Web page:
The passing of Nelson Mandela Thursday, December 5th, has caused the natural reflection upon his life from all corners as should be expected from a truly great leader. Clearly, Nelson Mandela was a changed human being from the time he entered prison in the 1960s until the time he was released 27 years later.
He took his leadership of the ANC from the darkness of terrorist activity and Marxist philosophy in his younger years to an all inclusive democracy and free market capitalist system, based on the English Magna Carta, the American Declaration of Independence, the French Rights of Man, and other enduring documents of Western democracy. He lifted a whole nation up into the enlightenment of freedom, tolerance, and equality for all.
Rachel Maddow, one of MSNBC’s line up of barely watched tv shows pulled the typical left wing post modern, Alinskyite tactic of using 2013 sensibilities to condemn standard historical Cold War thinking after World War II. In her Friday broadcast after his death she chose to condemn Ronald Reagan for his stance on Apartheid without taking into account the world during the cold war of the second half of the 20th century. According to Maddow’s editorial one gets the distinct impression that Reagan favored apartheid and did not want to see it abolished.
Reagan’s personal diaries paint a very different picture than Rachel Maddow does on her broadcast.
“Pres. Kaunda of Zambia arrived. A good meeting & lunch. I think he feels good about the trip. We made clear we detest Apartheid but believe we can do better with S. Africa by persuasion—“
Maddow condemns Reagan for opposing divestment even though the ANC, (African National Congress), the accepted black opposition to Apartheid here in America and therefore in favor of divestment, engaged in terrorist activities, were Marxist in ideology and outright murdered blacks who opposed them and their ideas.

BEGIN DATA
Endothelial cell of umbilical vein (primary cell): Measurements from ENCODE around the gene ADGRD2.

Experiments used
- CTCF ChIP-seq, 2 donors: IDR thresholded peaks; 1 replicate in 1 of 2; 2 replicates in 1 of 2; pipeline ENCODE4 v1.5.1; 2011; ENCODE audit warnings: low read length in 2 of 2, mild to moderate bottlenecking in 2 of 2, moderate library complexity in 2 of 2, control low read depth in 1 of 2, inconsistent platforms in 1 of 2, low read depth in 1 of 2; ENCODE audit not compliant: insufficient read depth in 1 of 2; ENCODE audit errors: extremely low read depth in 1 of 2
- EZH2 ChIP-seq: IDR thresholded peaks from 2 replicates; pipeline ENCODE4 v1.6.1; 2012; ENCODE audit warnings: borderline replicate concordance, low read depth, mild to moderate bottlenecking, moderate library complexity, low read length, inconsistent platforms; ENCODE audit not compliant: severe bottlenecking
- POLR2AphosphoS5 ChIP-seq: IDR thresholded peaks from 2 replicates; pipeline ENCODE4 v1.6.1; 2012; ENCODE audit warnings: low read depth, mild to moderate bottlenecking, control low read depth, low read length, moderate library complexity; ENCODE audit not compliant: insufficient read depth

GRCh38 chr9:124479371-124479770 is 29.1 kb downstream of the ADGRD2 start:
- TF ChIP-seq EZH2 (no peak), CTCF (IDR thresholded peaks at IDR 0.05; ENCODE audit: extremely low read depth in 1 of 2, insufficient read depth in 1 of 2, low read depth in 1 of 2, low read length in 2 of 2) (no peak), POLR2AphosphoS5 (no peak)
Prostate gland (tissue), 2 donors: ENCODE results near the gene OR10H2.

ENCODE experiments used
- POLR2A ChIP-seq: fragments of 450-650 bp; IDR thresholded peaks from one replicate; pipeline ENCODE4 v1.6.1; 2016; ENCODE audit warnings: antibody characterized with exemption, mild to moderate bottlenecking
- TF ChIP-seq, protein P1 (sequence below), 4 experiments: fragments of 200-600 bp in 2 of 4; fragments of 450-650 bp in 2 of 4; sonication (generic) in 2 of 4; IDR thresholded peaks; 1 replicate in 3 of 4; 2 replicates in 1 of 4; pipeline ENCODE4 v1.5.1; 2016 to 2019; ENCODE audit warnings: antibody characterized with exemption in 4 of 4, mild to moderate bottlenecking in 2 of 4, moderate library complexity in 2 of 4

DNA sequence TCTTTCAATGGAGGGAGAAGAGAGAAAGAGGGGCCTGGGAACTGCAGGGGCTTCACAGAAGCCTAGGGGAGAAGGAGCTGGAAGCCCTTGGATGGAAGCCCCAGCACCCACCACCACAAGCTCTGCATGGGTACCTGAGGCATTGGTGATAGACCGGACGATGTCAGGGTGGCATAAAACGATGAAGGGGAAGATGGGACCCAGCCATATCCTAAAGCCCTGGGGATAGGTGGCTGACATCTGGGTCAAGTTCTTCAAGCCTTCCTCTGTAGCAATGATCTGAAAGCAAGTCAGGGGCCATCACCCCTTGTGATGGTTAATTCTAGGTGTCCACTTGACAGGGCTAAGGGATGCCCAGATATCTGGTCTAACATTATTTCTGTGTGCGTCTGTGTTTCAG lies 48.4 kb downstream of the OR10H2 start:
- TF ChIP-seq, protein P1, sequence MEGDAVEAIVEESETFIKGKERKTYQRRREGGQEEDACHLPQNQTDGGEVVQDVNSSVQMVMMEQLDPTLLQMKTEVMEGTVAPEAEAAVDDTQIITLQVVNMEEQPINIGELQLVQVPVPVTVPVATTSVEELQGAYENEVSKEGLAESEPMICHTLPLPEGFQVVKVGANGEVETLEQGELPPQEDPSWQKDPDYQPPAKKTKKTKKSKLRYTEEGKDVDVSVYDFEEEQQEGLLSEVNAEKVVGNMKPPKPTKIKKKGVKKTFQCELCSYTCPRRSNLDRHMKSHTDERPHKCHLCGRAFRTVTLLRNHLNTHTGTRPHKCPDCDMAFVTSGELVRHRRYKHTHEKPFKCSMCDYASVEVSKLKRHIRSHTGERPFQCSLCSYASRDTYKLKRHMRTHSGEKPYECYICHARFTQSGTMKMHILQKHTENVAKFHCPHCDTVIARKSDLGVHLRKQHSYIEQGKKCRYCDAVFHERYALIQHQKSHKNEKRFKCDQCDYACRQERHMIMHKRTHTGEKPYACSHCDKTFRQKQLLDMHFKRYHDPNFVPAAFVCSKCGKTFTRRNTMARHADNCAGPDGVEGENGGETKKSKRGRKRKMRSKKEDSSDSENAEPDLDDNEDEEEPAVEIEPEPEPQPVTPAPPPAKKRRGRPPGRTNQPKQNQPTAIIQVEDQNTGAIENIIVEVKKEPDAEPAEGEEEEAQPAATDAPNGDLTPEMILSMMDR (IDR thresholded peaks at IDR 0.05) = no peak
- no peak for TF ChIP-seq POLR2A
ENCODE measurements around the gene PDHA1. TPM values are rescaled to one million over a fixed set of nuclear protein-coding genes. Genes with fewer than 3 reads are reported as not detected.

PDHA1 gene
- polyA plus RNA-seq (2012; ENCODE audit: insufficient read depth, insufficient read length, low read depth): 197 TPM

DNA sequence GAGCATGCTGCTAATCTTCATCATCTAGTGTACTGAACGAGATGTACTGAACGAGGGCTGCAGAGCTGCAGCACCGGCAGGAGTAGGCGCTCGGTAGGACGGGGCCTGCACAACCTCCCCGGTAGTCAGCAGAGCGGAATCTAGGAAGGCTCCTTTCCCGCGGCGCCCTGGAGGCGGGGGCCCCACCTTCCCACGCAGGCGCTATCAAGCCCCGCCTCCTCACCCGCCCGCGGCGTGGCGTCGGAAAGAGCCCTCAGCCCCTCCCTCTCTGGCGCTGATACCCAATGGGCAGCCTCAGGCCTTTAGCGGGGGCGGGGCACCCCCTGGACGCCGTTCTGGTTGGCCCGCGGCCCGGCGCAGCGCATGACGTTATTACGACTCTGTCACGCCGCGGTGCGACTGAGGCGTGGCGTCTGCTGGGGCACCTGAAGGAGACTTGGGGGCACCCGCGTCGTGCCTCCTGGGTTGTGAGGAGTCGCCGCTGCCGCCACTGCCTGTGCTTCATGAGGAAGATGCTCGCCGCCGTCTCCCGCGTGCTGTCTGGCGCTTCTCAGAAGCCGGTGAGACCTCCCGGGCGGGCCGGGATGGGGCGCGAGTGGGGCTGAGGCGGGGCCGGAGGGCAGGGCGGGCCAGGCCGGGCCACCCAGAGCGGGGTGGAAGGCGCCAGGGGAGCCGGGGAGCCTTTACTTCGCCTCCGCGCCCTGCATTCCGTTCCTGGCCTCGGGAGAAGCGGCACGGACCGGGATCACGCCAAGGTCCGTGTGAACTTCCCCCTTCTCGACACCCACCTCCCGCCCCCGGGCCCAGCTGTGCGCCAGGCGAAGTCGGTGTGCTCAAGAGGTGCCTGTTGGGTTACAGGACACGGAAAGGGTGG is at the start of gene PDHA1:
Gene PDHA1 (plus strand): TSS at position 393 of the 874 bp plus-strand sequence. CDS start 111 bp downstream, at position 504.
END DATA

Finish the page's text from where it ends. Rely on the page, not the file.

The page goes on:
Bombings in the 1980s killed civilians both white and black, Church Street, the Natal South Coast, the Durban beach-front, the Johannesburg courthouse, the Roodepoort bank, Ellis Park Rugby Stadium, and a favorite of the ANC terrorist, Wimpy Bar fast food restaurants and supermarkets all through the 1980s. Innocent men, women and children died and were badly maimed in these attacks.
Maddow is old enough to remember, but makes no mention of “the necklace” torture in her comments. The victim is bound inside a ring of several tires which are then set ablaze. It’s a pretty horrible death. The ANC used this to punish those who disagreed with ANC decisions and tactics. Mandela’s own wife at the time, Winnie, was famous for publicly supporting the practice.
This all happened in the 1980s during the Reagan administration. Abhorring Apartheid and disgust over ANC terrorism, Reagan insisted that his back channel moves were the best way to improve the station of blacks rather than the bloody revolution advocated by the ANC. Before al-Queda and 9-11 in the 1980s the world maturing itself to the rise of terror against free peoples everywhere, Israel, Sri Lanka, Northern Island, Libya, East Timor, Iran and our own dealings with TWA flight 847 in 1985, and Pan Am flight 103 in 1988, Ronald Reagan was not about to bow to that same terror by giving into divestment even though most of Congress did not have the same courage to stand against it.